Sports metaphors are so cliche in our society, especially in the church-so much that I almost hate to even use them. But I am, anyway. Many sports figures have written books about their faith and how it impacted their playing/coaching careers. So I’ll ask this…have you ever wondered what sport Jesus would play? And if so, what position? I know he had more important things to do like dying for the sins of humanity and rising from the grave with the keys of death and hell. But if he had come as a star athlete, I think I know what he would have been. Jesus would have been an offensive lineman on a football team.
In just about every major team sport (except football), all players are presented the opportunity to make a positive statistical impact on their teams. In basketball, five players move the ball around and while one might put up 35 points, there are four other guys playing defense and giving him the ball. Nine baseball players take the field and each has equal opportunity to make a spectacular diving catch. Each gets up to three strikes and four balls offered up to drive into the outfield seats. Even defensemen in hockey get to cross the center ice on a power play and take a shot if it presents itself. But not football.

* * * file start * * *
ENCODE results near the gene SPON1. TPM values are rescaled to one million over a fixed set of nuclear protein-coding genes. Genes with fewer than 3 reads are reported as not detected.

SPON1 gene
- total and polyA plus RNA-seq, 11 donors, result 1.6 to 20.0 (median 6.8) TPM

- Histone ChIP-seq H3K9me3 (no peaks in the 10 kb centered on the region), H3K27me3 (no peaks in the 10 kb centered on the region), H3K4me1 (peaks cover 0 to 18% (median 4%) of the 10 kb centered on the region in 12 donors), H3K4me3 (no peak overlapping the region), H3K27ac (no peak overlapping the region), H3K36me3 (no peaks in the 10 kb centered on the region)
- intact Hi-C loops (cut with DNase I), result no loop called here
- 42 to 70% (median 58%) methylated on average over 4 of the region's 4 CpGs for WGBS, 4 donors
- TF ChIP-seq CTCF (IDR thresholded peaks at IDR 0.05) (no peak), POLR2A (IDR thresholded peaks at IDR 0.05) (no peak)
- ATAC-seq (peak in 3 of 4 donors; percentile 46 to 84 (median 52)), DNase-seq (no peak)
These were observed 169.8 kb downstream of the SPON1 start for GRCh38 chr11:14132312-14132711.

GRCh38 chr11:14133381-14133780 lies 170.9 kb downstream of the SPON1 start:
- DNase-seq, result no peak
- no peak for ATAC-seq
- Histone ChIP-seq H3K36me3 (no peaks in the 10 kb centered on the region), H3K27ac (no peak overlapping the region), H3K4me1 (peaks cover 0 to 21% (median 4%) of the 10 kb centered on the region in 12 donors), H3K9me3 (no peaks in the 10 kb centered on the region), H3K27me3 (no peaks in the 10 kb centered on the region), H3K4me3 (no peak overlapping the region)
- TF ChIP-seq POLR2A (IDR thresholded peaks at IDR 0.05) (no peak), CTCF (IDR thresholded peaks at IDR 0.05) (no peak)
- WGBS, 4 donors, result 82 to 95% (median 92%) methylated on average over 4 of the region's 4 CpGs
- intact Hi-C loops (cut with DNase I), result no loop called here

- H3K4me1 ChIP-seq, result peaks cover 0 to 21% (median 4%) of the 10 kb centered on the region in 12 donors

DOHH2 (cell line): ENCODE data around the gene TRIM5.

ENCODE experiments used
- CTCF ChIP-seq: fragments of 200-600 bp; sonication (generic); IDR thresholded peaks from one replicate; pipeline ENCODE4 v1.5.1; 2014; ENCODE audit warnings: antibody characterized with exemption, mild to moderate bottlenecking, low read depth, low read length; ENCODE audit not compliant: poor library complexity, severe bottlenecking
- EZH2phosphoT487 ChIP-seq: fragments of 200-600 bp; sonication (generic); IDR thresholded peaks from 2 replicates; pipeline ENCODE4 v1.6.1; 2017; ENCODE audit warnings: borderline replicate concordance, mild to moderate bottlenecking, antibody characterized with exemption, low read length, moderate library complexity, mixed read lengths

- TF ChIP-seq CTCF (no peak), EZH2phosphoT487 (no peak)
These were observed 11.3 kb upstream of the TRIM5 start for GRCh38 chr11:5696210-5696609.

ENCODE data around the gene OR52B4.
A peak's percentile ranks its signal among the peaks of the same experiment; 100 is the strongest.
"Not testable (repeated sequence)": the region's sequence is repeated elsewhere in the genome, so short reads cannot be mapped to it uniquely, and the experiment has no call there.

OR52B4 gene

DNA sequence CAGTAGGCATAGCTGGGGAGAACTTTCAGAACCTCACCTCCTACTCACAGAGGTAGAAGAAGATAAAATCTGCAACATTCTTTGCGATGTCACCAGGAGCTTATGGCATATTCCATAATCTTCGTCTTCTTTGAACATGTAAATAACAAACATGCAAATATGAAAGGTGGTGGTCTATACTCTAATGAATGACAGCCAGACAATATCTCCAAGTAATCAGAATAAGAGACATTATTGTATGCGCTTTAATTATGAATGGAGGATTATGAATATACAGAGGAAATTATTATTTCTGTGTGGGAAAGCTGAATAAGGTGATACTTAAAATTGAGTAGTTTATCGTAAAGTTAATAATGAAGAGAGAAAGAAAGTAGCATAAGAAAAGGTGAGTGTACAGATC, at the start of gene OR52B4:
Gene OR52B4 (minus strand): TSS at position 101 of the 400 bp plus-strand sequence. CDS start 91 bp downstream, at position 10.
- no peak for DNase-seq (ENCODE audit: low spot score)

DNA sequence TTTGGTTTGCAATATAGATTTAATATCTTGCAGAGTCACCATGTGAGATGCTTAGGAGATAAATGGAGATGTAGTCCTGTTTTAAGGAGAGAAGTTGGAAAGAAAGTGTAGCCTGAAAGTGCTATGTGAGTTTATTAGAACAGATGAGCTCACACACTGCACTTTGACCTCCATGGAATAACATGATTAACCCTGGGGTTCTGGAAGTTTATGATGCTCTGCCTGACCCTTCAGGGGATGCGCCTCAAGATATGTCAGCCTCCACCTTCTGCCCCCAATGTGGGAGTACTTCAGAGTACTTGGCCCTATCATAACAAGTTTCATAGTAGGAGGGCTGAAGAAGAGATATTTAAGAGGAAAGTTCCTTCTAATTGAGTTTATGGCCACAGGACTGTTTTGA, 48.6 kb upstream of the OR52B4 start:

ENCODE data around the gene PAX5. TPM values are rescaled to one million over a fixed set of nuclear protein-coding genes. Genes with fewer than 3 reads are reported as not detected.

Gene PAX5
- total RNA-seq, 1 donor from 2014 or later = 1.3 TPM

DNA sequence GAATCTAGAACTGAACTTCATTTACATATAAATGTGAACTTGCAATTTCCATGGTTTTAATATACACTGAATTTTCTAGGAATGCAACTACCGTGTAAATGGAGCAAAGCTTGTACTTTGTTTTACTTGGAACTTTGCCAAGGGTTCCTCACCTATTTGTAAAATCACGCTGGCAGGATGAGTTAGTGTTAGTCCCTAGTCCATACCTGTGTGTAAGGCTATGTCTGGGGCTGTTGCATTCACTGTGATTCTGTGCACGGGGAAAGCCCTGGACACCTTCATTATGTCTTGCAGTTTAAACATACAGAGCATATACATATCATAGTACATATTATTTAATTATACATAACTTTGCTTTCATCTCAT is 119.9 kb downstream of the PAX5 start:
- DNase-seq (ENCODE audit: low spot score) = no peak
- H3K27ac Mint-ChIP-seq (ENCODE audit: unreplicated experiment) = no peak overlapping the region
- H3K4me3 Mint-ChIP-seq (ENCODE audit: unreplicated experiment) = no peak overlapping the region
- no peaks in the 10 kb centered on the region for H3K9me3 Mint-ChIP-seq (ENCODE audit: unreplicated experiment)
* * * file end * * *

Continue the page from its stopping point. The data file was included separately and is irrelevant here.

While corners and safeties make interceptions, linebackers blitz, and defensive linemen stop runs in the backfield…while receivers make toe-tapping catches and running backs juke up the middle…while the quarterback controls the clock, feeds everyone the ball, and adjusts to the defensive formations…there is another group of people on the field…the offensive line.
Linemen have been called the “big uglies” of football. They stand play after play, doing their job, making a wall for the backfield. And the only time they really get recognition is when they do something wrong–miss a block, false start, or get called for a hold. But when the running back breaks into the end zone or when the quarterback has “all day” to pick up that first down, it was the offensive line that was making that happen. Offensive linemen do not have statistics for “most blocks” or “most runs to that side”. They just do their job, play after play. There’s no personal agenda, no spiking the ball in the end zone (ask Jason Witten and Mark Columbo about this) -just waiting for the snap and going to work.
In the Christian life, there is a tendency to want to receive pats on the back. We like to “serve others” and be recognized for it. I know I have been guilty of that at times and if you have a job in ministry, you could probably attest to that as well. But the reality is that the Christian life can seem like a thankless experience. There often are no ticker tape parades, just the inner satisfaction of knowing you made a difference in the world. That is my favorite thing about taking students on mission trips. They learn to serve without any recognition and it changes them. Jesus said he came not to be served, but to served. It was our Lord who spent his last living hours of life, humbly washing the feet of his followers. It wasn’t about glory or recognition. It was about accomplishing his Father’s purpose.
I know from the writings of Paul that he was a sports fan. Jesus? Probably not so much. But if he played, I think he’d play football. What do you think?